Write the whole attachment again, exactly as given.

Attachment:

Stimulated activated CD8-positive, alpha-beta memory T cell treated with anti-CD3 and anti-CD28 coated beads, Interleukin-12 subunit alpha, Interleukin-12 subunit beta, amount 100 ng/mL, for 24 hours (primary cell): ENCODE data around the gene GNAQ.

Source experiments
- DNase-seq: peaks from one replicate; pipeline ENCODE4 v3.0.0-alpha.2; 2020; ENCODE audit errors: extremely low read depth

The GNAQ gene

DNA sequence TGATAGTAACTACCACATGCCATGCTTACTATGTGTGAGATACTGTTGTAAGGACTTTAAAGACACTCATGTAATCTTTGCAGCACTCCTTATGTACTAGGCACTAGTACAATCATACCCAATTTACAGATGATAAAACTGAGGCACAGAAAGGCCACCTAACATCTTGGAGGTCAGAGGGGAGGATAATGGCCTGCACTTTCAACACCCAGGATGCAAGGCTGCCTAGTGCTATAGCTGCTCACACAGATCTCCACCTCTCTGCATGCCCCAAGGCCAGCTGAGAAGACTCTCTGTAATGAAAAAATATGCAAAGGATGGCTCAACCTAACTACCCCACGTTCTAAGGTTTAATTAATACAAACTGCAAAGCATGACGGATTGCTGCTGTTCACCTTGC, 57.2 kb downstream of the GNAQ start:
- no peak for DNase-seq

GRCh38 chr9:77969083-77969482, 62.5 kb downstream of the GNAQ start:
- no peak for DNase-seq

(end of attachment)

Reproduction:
Stimulated activated CD8-positive, alpha-beta memory T cell treated with anti-CD3 and anti-CD28 coated beads, Interleukin-12 subunit alpha, Interleukin-12 subunit beta, amount 100 ng/mL, for 24 hours (primary cell): ENCODE data around the gene GNAQ.

Source experiments
- DNase-seq: peaks from one replicate; pipeline ENCODE4 v3.0.0-alpha.2; 2020; ENCODE audit errors: extremely low read depth

The GNAQ gene

DNA sequence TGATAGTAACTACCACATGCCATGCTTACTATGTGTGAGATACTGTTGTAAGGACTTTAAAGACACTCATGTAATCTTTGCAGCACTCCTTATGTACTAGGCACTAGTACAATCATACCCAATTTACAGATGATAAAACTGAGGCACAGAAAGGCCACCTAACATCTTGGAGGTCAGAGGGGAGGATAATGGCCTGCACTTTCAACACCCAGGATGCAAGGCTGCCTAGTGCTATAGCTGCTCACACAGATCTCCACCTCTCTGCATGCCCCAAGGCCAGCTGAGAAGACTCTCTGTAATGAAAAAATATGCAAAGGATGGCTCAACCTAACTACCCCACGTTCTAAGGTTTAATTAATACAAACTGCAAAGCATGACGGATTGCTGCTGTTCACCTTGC, 57.2 kb downstream of the GNAQ start:
- no peak for DNase-seq

GRCh38 chr9:77969083-77969482, 62.5 kb downstream of the GNAQ start:
- no peak for DNase-seq